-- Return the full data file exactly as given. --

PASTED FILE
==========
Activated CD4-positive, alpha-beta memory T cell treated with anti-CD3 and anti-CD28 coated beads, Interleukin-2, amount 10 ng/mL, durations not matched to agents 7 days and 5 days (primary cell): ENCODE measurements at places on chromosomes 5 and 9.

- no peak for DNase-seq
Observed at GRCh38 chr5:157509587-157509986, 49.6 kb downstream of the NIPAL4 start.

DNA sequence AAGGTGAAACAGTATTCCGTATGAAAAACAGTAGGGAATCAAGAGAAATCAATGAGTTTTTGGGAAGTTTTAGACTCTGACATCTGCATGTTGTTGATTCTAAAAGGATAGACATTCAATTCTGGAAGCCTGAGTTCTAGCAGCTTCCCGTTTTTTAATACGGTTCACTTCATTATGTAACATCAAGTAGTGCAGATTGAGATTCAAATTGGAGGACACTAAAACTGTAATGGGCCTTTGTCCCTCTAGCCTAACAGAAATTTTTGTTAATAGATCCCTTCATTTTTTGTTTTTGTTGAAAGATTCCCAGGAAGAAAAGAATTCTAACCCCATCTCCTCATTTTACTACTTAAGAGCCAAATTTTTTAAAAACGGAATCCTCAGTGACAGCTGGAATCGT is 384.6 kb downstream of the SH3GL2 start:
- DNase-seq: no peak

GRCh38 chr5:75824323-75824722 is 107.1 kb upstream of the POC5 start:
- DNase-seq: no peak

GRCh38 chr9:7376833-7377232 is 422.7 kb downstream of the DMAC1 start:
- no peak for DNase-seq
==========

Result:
Activated CD4-positive, alpha-beta memory T cell treated with anti-CD3 and anti-CD28 coated beads, Interleukin-2, amount 10 ng/mL, durations not matched to agents 7 days and 5 days (primary cell): ENCODE measurements at places on chromosomes 5 and 9.

- no peak for DNase-seq
Observed at GRCh38 chr5:157509587-157509986, 49.6 kb downstream of the NIPAL4 start.

DNA sequence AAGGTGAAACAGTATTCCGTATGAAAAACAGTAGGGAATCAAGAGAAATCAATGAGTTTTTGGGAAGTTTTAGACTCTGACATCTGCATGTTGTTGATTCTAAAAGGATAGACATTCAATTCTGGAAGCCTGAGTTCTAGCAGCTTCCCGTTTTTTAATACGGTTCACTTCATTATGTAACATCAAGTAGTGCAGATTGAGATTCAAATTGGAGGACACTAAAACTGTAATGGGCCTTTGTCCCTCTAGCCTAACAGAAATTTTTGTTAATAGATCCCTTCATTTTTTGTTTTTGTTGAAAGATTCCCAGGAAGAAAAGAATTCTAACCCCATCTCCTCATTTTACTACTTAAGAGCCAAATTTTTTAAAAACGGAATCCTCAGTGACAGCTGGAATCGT is 384.6 kb downstream of the SH3GL2 start:
- DNase-seq: no peak

GRCh38 chr5:75824323-75824722 is 107.1 kb upstream of the POC5 start:
- DNase-seq: no peak

GRCh38 chr9:7376833-7377232 is 422.7 kb downstream of the DMAC1 start:
- no peak for DNase-seq